For me, it’s walking in my neighborhood that comes closest to a spiritual practice. It’s something I choose to do at night once dinner is sorted and other commitments have been met. It’s a routine that brings my day to a quiet end, like a plodding benediction. It’s a kind of walking that has no sense of destination and no purpose other than the walking itself; yet there is a sense of place and belonging that comes with it. As a spiritual act, neighborhood walking is many things: it’s a routine act of intention; it’s a choice to be present; it’s an acknowledgement of community and place; and it’s a daily stride of contemplation. In all of this, walking is a prime candidate for a spiritual discipline. 

To embrace walking as a spiritual practice, most especially where we live, is to engage with the practice routinely and intentionally as one of faith. 

1. Walking for Awareness

If we want to see our neighborhoods, to truly inhabit them in the way that Annie Dillard inhabited her precious Tinker Creek, there’s nothing like walking them. Walking is an act of awareness, a way of seeing, noticing, and being present to where we live. It’s an immediate thing, very here and now. I can’t walk my neighborhood and not be present to it. When I walk its streets I feel it and smell it. As I put one foot in front of the other, the neighborhood’s contours become my own. 

When I drive through my neighborhood, my destination is elsewhere. I am focused on the most efficient way in or out. I don’t see it. When I walk my neighborhood I am aware of it. I notice the individual homes, the front doors and windows. I notice the little signs of life and those of struggle. I see the unkempt lawns beside those that are neat. I see the graffiti and the trash cans alongside the mail boxes and garden beds. At night, I can see the flickering glow of televisions through curtained windows and the momentary glimpses of life within. When I walk it, I can no longer ignore this place of mine. I see it as a human place, a place of God.

Writing in the 1930s, the Jewish philosopher and cultural critic Walter Benjamin described his youthful wanderings in the center of Paris. He suggested that to get lost in a city as a failure of navigation is nothing more than ignorance; but to lose oneself in a city “as one gets lost in a forest” is an entirely different matter. 

“Then signboards and street names, passers-by, kiosks, or bars must speak to the wanderer like a crackling twig under his feet, like the startling call of a bittern in the distance, like the sudden stillness of a clearing with a lily standing erect at its centre. Paris taught me this art of straying. It fulfilled a dream that had shown its first traces in the labyrinths on the blotting pages of my school exercise books.”

There is something about this “art of straying” that is key to walking in the neighborhood. It’s about listening to its sounds, learning to interpret its sights and smells, and better understanding its pulse as a living organism. Such a practice takes time and the routine discipline of walking. It can be done alone or in company. Either way, it is a pathway to awareness. 

2. Walking for Belonging 

“When you give yourself to places,” Rebecca Solnit writes, “they give you yourself back.” It is in walking that we give ourselves to our neighborhood. We walk ourselves into its story. By walking its streets and laneways we physically insert ourselves into it over and over again. In return, the neighborhood opens itself up to us and we become more consciously a part of it.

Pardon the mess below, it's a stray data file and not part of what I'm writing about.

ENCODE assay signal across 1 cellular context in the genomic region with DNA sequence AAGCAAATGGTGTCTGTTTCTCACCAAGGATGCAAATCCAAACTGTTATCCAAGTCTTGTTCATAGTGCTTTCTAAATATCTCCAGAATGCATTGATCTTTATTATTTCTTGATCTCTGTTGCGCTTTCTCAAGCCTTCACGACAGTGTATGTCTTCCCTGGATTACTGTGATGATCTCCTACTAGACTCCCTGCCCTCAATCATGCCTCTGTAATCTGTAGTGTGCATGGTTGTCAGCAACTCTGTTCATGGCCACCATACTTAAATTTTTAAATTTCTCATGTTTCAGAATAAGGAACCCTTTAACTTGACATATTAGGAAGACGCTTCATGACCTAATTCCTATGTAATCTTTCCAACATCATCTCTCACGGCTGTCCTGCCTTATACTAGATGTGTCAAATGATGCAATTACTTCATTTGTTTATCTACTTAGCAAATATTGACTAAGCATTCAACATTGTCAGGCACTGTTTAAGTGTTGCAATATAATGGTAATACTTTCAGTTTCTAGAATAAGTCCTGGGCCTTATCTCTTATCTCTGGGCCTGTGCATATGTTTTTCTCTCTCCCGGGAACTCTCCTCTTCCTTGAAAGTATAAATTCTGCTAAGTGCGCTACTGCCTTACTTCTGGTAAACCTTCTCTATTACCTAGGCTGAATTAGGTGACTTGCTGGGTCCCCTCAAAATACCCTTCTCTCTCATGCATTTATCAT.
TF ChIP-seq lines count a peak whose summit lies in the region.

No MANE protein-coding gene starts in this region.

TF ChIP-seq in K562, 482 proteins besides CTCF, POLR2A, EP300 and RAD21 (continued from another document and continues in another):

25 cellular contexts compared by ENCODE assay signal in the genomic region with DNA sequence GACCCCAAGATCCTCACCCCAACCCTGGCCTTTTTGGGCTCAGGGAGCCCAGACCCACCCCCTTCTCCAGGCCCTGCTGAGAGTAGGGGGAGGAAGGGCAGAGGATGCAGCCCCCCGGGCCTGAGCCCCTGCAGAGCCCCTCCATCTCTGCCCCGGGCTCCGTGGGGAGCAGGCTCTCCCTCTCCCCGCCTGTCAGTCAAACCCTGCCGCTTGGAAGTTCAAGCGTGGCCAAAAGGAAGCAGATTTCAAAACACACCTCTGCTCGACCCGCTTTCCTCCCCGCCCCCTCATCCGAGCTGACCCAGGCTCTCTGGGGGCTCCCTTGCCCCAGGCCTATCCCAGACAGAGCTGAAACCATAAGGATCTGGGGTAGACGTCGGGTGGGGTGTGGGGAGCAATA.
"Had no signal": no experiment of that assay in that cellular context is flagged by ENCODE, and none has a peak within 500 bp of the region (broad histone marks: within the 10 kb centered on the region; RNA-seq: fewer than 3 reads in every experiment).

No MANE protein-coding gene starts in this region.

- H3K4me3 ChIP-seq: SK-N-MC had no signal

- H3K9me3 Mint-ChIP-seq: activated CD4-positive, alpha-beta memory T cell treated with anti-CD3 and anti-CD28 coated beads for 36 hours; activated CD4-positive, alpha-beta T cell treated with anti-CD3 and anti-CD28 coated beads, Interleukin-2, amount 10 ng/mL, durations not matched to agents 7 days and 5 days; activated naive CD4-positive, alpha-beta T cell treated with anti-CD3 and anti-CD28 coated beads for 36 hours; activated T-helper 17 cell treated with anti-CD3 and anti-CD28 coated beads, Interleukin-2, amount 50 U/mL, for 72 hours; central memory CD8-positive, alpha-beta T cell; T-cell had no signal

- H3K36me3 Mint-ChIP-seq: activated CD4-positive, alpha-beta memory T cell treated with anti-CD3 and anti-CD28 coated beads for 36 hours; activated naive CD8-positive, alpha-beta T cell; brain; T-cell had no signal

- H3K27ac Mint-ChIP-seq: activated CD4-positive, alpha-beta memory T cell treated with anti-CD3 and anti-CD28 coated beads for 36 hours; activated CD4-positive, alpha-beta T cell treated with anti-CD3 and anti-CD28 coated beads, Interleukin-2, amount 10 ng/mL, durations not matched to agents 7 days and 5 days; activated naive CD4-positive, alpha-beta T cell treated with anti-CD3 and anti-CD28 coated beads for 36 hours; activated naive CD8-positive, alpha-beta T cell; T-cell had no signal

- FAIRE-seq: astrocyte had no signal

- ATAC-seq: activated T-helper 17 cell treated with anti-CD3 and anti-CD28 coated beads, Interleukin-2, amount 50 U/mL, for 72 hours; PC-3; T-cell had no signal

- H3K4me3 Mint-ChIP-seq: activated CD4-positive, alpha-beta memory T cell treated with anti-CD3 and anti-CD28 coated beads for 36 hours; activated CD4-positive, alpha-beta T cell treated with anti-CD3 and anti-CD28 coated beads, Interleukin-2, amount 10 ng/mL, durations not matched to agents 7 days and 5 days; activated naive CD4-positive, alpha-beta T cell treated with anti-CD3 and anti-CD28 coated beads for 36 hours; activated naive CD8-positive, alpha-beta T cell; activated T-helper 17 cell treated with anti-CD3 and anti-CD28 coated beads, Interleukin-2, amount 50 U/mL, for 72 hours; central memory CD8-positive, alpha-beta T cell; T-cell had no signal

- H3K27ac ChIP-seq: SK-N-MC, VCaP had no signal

Neighborhoods are not large. In fact, by definition neighborhoods are defined by their proximity. In leading groups of people to think about their neighborhoods, I invite them into a simple exercise. I begin by giving each one a large blank sheet of paper. I then ask them to draw a thumb-sized picture of their own home in the center. It may be a stand-alone house, an apartment block, or something different. Whatever shape it takes, I ask them to represent it on the paper. Next I ask them to map out around it the streets and laneways of the neighborhood. “Imagine you take a walk around the streets that surround your home, just five minutes in each direction,” I say, “what streets would you walk? What landmarks, shops, public buildings, or parks would you pass?” Once they have the neighborhood mapped out, I then ask them to identify all of the points of human connection they have on the map. It may be with the neighbor across the street or on the floor below. It might be the person at the corner store from whom you buy milk, the man who walks his dog in the same park, a café proprietor or a teacher at the local school. The only proviso is that the contact is within walking distance and on your map. For each of these connections I ask participants to add a smiley face to the page. Some pages are filled with smiley faces, and others have just a few. Regardless, they are always there. 

Walking the neighborhood is a discipline of both noticing and belonging. The more we notice the more we belong. We give ourselves to our neighborhoods when we walk them. We do it again and again, and in time, we find a sense of place and belonging takes root. In Solnit’s words:

“Walking is only the beginning of citizenship, but through it the citizen knows his or her city and fellow citizens and truly inhabits the city rather than a small privatized part thereof. Walking the streets is what links up reading the map with living one’s life, the personal microcosm with the public macrocosm, it makes sense of the maze all around.”

3. Walking for Contemplation

The Swiss philosopher Jean-Jacques Rousseau was a walker. “Never did I think so much, exist so vividly, and experience so much,” he wrote in the eighteenth century, “never have I been so much myself . . . as in the journeys I have taken . . . on foot.” Sadly, we often think of contemplation as an act of zoning out, of freeing our minds from the constraints of where we are to inhabit a higher plane of zen-like meditation. This was not the case for Rousseau. What’s more, it’s a misunderstanding of contemplation’s gift.